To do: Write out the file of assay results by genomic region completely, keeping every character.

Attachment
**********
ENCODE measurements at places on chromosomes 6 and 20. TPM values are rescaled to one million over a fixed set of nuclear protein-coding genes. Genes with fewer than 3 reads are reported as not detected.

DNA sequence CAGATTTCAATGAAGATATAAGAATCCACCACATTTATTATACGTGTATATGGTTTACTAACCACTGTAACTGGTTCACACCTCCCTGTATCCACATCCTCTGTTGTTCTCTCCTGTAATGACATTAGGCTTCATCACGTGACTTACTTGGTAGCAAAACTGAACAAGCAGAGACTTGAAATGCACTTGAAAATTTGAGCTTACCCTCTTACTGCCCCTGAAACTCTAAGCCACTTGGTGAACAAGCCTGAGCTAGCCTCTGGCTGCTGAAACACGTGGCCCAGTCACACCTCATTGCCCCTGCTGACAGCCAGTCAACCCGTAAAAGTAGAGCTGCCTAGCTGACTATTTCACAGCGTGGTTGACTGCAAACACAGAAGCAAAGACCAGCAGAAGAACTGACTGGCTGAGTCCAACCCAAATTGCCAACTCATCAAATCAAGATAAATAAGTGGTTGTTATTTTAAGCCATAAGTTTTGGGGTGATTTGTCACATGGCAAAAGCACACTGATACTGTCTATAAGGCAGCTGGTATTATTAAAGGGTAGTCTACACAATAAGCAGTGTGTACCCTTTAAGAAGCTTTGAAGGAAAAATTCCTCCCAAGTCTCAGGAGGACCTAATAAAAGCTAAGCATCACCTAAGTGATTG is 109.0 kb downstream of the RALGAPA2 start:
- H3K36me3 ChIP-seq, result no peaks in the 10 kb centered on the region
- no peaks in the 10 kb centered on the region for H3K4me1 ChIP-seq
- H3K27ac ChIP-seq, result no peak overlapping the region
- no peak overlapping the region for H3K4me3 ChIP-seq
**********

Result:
ENCODE measurements at places on chromosomes 6 and 20. TPM values are rescaled to one million over a fixed set of nuclear protein-coding genes. Genes with fewer than 3 reads are reported as not detected.

DNA sequence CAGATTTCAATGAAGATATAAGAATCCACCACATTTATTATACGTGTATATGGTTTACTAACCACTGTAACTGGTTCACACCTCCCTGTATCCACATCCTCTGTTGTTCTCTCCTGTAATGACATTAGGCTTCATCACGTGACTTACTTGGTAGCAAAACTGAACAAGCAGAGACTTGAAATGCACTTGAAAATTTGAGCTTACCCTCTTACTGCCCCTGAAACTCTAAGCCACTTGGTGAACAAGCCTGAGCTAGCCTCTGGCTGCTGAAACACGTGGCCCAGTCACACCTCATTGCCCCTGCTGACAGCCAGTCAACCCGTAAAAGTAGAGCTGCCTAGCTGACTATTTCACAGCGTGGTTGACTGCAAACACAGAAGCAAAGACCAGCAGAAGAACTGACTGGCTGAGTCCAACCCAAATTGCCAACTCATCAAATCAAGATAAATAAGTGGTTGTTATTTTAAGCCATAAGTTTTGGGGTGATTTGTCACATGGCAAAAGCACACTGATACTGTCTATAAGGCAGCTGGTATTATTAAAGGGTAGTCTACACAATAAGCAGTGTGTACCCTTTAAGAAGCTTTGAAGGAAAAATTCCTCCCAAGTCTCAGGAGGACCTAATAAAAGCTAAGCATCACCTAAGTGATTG is 109.0 kb downstream of the RALGAPA2 start:
- H3K36me3 ChIP-seq, result no peaks in the 10 kb centered on the region
- no peaks in the 10 kb centered on the region for H3K4me1 ChIP-seq
- H3K27ac ChIP-seq, result no peak overlapping the region
- no peak overlapping the region for H3K4me3 ChIP-seq